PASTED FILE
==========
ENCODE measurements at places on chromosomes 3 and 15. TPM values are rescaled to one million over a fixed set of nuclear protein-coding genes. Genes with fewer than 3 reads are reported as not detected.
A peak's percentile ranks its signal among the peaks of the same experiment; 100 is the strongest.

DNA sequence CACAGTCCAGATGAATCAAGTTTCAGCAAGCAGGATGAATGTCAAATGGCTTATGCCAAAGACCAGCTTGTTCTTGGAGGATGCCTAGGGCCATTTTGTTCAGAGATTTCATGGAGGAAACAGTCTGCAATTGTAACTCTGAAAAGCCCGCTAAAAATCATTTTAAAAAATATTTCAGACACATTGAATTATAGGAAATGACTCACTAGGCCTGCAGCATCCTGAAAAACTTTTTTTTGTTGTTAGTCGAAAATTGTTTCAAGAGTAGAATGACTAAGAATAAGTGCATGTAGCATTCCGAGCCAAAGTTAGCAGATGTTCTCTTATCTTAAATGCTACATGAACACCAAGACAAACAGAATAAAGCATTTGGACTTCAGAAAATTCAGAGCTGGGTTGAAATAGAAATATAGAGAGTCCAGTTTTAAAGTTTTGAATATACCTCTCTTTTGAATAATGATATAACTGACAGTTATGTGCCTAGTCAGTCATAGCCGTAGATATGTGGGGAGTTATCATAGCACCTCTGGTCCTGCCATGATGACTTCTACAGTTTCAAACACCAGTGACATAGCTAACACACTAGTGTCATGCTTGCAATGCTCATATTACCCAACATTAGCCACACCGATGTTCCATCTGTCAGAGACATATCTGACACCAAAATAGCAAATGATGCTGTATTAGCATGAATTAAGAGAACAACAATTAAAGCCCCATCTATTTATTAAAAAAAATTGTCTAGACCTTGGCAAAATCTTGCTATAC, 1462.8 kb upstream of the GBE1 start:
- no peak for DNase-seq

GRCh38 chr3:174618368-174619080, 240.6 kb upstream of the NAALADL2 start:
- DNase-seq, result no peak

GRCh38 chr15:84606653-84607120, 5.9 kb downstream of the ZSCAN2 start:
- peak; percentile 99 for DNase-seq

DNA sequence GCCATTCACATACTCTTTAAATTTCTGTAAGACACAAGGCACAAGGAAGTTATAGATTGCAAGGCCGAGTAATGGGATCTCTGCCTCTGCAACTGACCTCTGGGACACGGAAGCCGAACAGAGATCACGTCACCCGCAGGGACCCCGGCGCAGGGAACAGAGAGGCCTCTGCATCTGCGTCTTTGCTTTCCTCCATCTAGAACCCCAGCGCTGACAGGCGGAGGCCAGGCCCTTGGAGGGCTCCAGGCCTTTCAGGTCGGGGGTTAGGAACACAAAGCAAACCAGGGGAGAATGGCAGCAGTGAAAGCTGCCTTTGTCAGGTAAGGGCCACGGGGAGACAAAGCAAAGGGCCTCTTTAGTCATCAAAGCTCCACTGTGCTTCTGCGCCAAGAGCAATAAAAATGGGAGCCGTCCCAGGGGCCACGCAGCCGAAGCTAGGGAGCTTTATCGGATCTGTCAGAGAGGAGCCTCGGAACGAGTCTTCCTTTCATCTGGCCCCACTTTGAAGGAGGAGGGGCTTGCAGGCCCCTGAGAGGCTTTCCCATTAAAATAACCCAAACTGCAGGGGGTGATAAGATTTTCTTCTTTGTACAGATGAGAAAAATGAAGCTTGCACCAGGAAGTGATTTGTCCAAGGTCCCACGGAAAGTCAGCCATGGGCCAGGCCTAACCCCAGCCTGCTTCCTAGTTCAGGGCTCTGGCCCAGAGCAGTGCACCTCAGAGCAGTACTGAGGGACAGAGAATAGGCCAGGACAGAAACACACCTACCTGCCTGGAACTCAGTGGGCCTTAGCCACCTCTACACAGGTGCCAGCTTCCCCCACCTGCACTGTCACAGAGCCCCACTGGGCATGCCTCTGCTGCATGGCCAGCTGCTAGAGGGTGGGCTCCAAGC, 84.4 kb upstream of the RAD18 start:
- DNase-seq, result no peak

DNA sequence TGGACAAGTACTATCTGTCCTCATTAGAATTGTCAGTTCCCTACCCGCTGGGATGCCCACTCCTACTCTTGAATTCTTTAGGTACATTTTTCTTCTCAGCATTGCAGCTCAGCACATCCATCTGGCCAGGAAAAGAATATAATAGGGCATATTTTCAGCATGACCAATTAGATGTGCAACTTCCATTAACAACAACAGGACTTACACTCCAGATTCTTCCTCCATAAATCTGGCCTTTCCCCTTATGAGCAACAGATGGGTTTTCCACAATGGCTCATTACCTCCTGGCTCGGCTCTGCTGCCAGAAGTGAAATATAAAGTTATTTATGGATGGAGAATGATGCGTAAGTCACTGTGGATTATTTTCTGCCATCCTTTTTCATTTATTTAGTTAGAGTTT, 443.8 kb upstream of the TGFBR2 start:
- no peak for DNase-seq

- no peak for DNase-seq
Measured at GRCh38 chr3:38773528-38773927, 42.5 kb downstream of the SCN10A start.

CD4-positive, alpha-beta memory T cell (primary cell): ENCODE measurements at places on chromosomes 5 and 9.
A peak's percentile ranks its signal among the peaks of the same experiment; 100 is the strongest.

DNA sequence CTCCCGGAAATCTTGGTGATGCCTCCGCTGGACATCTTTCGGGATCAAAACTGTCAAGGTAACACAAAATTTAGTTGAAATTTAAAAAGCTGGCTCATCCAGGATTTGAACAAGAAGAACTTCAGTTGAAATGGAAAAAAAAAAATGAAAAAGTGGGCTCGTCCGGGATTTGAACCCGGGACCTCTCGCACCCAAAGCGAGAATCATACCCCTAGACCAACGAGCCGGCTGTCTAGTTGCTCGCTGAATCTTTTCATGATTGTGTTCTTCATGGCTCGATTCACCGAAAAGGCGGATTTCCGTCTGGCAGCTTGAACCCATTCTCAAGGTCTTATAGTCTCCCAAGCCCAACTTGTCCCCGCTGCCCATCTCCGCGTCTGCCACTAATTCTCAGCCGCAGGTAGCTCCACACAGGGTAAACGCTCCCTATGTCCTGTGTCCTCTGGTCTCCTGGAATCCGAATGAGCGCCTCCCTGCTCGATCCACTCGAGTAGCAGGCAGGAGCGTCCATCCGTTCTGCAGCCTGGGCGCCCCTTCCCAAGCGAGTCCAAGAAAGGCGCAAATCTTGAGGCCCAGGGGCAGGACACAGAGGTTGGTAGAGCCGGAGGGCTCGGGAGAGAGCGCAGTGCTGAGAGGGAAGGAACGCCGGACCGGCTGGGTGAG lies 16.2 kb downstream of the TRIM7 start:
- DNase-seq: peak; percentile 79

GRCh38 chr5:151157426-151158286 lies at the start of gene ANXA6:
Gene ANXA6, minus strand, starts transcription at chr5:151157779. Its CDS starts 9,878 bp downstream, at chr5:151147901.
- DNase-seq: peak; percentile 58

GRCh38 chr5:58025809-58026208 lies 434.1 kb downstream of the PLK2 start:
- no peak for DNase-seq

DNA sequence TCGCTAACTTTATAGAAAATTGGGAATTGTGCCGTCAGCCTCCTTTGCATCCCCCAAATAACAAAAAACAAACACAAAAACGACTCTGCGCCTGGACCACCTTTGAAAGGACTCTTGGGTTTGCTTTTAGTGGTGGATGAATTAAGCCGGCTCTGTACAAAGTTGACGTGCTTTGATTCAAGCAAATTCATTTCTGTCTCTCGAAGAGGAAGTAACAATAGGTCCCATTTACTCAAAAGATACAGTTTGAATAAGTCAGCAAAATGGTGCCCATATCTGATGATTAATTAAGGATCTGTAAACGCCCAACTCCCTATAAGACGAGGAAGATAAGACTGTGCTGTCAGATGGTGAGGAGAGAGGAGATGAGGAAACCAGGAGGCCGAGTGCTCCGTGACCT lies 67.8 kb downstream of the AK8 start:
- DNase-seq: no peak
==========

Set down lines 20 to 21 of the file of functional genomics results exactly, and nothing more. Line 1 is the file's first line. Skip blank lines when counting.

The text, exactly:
Gene ANXA6, minus strand, starts transcription at chr5:151157779. Its CDS starts 9,878 bp downstream, at chr5:151147901.
- DNase-seq: peak; percentile 58